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There’s been a lot of news about lawyer’s fees. This may be a good opportunity to review how lawyers bill clients in Ontario. In Ontario, there are essentially three ways that a lawyer can bill a client. They can charge a flat fee for specific services, an hourly rate for the time they spend working on your file, or a contingency fee which a percentage rate of the settlement that is the outcome of the case.

The first way they calculate fees is a flat fee. Lawyers may charge a flat fee for simple services like notarizing a document, or performing very straightforward similar services. Generally, the amount of time required to perform a flat fee service is very predictable and therefore it is easy to set a flat fee for them.

The second type of fee structure involves an hourly rate for their services. This method of billing is most often used when the amount of time to handle a case is not easily predicted. Examples would be for law suits or criminal cases. The lawyers will have a set fee and they will track how much time they spend and bill you when the work is done. There is often a retainer required when you hire a lawyer on an hourly basis. The retainer ensures that there is money available to the lawyer to make disbursements required in your case, and to pay his or her staff as the work progresses. The total bill should show your retainer fee as a credit. Billing to the minute is not uncommon.

There is no ‘standard’ lawyer rates, as a lawyer is a business. Their overhead varies with the size of their practice, how many staff they have, where they are located, and the nature of the work they do.

The third method of billing is a contingency based. This means that the lawyer will examine your case, and if it is likely that the case is winnable they will agree to take it on for a percentage of the settlement at the end. This is advantageous for the client as they do not have to pay anything up front for legal representation, however, unscrupulous lawyers have taken advantage of clients using this billing method.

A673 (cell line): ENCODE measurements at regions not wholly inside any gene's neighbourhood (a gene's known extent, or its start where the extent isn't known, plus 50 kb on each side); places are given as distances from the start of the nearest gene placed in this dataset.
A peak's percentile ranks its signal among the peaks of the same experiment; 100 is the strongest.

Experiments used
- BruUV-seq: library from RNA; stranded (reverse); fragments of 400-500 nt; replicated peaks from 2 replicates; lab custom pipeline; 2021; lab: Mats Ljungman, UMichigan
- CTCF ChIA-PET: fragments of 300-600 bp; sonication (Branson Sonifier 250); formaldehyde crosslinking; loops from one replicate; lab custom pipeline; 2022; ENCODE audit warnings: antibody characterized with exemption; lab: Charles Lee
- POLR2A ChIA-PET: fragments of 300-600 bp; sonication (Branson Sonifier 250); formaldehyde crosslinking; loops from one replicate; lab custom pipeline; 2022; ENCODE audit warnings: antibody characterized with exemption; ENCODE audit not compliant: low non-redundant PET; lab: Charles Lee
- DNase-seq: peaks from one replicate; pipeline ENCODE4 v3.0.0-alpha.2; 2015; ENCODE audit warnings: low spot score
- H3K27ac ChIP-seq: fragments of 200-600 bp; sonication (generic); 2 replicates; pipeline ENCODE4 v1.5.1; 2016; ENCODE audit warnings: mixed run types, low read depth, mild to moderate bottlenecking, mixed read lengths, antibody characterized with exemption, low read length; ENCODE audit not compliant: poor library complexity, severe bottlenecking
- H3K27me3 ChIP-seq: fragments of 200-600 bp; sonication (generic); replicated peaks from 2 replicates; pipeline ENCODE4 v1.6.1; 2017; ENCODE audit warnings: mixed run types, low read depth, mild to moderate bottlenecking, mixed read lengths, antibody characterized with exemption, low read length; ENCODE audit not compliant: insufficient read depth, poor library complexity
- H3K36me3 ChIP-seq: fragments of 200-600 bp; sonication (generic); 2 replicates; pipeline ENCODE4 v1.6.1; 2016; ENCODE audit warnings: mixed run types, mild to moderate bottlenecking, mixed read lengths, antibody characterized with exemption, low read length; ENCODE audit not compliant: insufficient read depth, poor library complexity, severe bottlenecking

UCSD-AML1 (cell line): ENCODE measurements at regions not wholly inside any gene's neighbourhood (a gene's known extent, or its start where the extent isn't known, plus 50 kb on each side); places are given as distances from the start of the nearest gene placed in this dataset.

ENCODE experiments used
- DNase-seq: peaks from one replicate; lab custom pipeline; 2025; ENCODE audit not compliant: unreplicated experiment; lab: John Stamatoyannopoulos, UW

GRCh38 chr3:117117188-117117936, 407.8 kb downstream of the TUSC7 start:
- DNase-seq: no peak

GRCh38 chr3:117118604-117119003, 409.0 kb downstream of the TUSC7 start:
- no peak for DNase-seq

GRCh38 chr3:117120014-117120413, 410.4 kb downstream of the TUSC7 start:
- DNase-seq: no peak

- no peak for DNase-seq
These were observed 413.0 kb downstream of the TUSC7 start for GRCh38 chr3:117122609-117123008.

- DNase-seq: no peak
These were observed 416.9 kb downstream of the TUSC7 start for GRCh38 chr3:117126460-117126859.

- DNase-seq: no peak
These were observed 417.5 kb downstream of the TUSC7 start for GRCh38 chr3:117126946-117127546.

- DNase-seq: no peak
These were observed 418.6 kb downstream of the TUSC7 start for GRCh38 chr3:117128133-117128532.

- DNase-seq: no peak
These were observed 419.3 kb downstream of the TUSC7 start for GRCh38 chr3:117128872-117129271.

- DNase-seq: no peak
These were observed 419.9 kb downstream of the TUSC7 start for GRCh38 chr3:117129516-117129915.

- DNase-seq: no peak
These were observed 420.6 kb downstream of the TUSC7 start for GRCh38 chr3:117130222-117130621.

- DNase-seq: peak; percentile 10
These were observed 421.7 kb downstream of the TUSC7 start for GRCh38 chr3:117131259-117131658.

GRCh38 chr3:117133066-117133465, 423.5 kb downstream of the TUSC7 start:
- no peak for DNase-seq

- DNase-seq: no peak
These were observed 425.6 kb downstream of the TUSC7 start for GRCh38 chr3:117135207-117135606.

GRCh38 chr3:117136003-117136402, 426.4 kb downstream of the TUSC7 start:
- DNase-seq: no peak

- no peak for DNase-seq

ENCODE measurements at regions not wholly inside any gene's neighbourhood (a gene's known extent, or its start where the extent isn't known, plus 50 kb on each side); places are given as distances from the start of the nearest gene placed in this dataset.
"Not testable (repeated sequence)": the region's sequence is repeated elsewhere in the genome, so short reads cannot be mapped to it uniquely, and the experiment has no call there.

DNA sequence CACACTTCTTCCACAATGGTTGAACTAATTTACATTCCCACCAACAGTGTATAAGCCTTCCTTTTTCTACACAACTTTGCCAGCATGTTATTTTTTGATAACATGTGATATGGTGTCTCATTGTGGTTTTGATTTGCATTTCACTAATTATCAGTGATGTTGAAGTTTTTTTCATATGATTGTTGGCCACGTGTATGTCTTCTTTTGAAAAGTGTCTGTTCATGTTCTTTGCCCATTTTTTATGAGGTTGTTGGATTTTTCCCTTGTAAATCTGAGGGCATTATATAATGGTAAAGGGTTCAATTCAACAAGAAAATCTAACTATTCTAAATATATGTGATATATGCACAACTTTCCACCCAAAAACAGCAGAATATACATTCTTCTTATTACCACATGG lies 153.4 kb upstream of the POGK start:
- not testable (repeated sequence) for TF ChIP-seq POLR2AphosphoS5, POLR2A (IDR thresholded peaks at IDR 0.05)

Ontario allows certain kinds of litigation to be pursued with a contingency fee structure. The structure is laid out in the Solicitors Act. The contingency fee rules state that there must be an agreement between the lawyer and the client that is in writing. It must state:

  • the percentage that the lawyer will receive from any amount recovered, and that it excludes any amount received as costs or disbursements
  • the conditions under which the fee is to be paid
  • allows the client to collect full payment for an award of costs, even if it exceeds the amount payable under a contingency fee agreement, if the award is used to pay the client’s solicitor
  • a statement that the client has the right to make all critical decisions regarding the conduct of the matter
  • if the client is a plaintiff the lawyer shall not be paid more in fees that is recovered in damages from the lawsuit
  • a sample of how the fees will be calculated
  • a description of what the disbursements are, and whether the client is responsible for the payment of them (or are they included in the fee) and whether the client or lawyer is responsible for the taxes.

 

The Act allows the court to review contingency fee agreements, and clients may ask for a review under certain conditions. Contingency fees can range from 10-45% depending on the nature of the case and the lawyers involved. It is up to the client to determine if the proposition is a fair one.

As the client, you are responsible to hire and pay the lawyer for the services performed. You are responsible to understand how you are billed, what extra costs are, and that you discuss all the billing details before you sign anything. You should also stay on top of the costs accrued throughout your file. You should be comfortable with the lawyer you select, particularly in personal injury, family law, or criminal law cases where their may be significant time involved settling the case. You should have initial meetings with a few lawyers to determine what the range of fees is, how much experience a lawyer has, and whether you believe that they will be a good fit for your needs. You can also try to negotiate the fees your lawyer proposes.

 

Posted on Tuesday, Jan 30, 2018 - 09:03:00 AM EST
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